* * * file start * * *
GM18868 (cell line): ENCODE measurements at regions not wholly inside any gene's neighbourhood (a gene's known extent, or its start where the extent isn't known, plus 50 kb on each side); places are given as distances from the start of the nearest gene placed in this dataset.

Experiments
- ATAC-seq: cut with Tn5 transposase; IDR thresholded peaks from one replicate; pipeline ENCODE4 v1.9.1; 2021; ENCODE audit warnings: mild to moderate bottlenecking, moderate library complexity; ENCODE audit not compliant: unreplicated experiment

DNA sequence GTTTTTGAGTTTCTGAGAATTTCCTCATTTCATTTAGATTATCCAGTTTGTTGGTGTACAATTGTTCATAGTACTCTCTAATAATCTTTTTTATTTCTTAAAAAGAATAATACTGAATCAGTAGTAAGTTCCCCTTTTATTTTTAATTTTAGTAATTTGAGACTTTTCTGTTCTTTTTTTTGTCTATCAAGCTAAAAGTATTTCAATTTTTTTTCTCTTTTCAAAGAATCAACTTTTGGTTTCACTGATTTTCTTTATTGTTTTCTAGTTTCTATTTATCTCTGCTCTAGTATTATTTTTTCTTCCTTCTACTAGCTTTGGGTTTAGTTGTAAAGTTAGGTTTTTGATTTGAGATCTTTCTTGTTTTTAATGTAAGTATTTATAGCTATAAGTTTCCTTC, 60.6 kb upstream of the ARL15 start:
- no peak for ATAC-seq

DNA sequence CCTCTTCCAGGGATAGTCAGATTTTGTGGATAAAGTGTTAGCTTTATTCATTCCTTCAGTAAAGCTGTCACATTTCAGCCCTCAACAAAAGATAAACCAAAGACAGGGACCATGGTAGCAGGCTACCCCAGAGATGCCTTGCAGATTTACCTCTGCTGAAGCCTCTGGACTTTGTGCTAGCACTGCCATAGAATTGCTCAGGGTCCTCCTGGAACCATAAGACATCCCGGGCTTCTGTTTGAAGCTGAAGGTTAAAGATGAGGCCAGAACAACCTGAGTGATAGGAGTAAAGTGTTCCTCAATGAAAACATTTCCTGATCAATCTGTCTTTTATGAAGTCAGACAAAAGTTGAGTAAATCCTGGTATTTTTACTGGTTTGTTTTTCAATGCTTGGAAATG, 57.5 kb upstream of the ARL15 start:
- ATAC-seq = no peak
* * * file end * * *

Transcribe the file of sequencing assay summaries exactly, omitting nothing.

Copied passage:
GM18868 (cell line): ENCODE measurements at regions not wholly inside any gene's neighbourhood (a gene's known extent, or its start where the extent isn't known, plus 50 kb on each side); places are given as distances from the start of the nearest gene placed in this dataset.

Experiments
- ATAC-seq: cut with Tn5 transposase; IDR thresholded peaks from one replicate; pipeline ENCODE4 v1.9.1; 2021; ENCODE audit warnings: mild to moderate bottlenecking, moderate library complexity; ENCODE audit not compliant: unreplicated experiment

DNA sequence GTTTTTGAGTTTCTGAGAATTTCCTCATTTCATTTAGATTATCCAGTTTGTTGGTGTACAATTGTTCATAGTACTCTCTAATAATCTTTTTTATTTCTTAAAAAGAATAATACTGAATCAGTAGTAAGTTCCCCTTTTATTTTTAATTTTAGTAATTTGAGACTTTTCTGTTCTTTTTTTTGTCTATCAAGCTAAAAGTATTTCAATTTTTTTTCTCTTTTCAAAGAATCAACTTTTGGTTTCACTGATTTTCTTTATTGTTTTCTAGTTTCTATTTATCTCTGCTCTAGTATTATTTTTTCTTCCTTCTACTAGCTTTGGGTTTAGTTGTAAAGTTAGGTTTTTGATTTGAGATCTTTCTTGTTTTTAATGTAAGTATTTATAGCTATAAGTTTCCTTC, 60.6 kb upstream of the ARL15 start:
- no peak for ATAC-seq

DNA sequence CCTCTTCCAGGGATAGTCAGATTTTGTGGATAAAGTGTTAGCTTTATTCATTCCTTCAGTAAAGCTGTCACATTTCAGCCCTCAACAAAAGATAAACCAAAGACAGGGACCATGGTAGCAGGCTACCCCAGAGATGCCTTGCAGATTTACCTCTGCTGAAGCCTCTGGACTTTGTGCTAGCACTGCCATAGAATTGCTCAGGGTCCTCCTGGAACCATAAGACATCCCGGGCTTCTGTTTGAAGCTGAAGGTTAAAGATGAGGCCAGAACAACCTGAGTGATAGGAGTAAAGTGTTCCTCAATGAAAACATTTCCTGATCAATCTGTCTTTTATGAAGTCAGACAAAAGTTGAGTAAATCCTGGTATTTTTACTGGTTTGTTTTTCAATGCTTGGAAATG, 57.5 kb upstream of the ARL15 start:
- ATAC-seq = no peak